“How do you manage to stay so fit and still accomplish all of your goals on your own?” “I’m a vegetarian who does a lot of martial arts and cardio exercises every day, and I always make sure to touch base with myself at the end of the day.” Questioning looks. Silent glares. “Is that even humanly possible?” they whisper.

Self-confidence and self-esteem are two of the most common issues that women and girls face. In order to help them reach their full potential, we need to address these issues.

When I was 15, during lunchtime, my classmates would stare at my lunch filled with an array of different vegetables and fruits and ask whether I had eaten enough to fuel my body for the rest of the day. Even in college, whenever I chose not to eat meat, people would give me blank stares and whisper behind my back.

What’s wrong with the choices that I have made for myself? Although many people are not vegetarians and are not committed to a rigorous exercise and sleep regimen like I am, it still does not mean that I cannot live my life in a way that works best for my body.

I do realize the topic may seem trite. However, the issue of a lack of self-confidence in women is prevalent in many countries. In fact, according to a 2015 study published in the “Journal of Personality and Social Psychology,” across 48 nations, self-esteem increases with age from late adolescence to mid-adulthood. In addition, there are significant gender gaps, with males reporting higher self-esteem than women. Moreover, according to a 2004 report published by Dove, nine out of 10 girls wanted to change at least one aspect of their physical appearance and only 4 percent of women around the world consider themselves beautiful. Furthermore, 72 percent of girls feel an enormous amount of pressure to look beautiful.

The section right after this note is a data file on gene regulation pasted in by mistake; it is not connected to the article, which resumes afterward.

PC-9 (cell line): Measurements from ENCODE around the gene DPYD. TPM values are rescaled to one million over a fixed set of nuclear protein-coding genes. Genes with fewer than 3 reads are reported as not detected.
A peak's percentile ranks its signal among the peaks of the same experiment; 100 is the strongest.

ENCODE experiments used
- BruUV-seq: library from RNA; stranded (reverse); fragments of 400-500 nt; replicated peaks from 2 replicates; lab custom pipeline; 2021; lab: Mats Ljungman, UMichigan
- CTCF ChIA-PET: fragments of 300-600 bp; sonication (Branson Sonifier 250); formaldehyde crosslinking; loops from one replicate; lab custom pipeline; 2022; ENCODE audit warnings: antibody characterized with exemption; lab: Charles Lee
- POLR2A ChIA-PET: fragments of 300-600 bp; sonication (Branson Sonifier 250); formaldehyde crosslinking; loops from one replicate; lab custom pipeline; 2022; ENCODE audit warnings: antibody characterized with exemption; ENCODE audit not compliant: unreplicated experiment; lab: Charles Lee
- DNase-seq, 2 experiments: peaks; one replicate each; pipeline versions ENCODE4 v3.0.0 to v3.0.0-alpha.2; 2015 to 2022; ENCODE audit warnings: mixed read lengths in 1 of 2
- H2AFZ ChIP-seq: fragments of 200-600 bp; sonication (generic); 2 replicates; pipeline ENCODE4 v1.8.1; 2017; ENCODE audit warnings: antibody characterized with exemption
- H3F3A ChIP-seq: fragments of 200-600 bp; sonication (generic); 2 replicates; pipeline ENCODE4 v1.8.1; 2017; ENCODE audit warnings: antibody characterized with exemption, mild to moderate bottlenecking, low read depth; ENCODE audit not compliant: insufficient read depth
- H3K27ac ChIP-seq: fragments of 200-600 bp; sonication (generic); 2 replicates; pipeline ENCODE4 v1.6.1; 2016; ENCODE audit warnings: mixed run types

The issue of low self-esteem has serious consequences. In fact, according to a 2002 study published in the “Journal of Social Issues,” college students who try to seek approval from others reported more stress, anger, academic difficulties and higher substance abuse problems than those who do not.

While my way of living may not work for everyone, I do believe it is important for girls and women to do what they feel is best for them rather than trying to conform to other people’s standards. It is about listening to your body and knowing what will make you happy. After all, you are the central figure in your life.

So, please, do not tell me how I should live my life. And girls, next time, when someone criticizes a part of your life that is vital to the accomplishment of your dreams, do not fall prey to their judgment. Instead, listen to the cues that your body is giving you, and I assure you that you will be on a path to living your best life.

Cover photo: Kiran Foster

The Conversation

0 Responses

  1. I never understood why it was ok to question a vegetarian but a vegetarian better not dare question someone eating pork! This is a big issue and I’m glad you brought it to light. Respecting each other’s choices is so important and not bullying or questioning someone who doesn’t choose the same as you even more so. I heard for years, ” if you just ate meat you’d be so much better” because apparently meat cures muscle diseases…who knew 🙂

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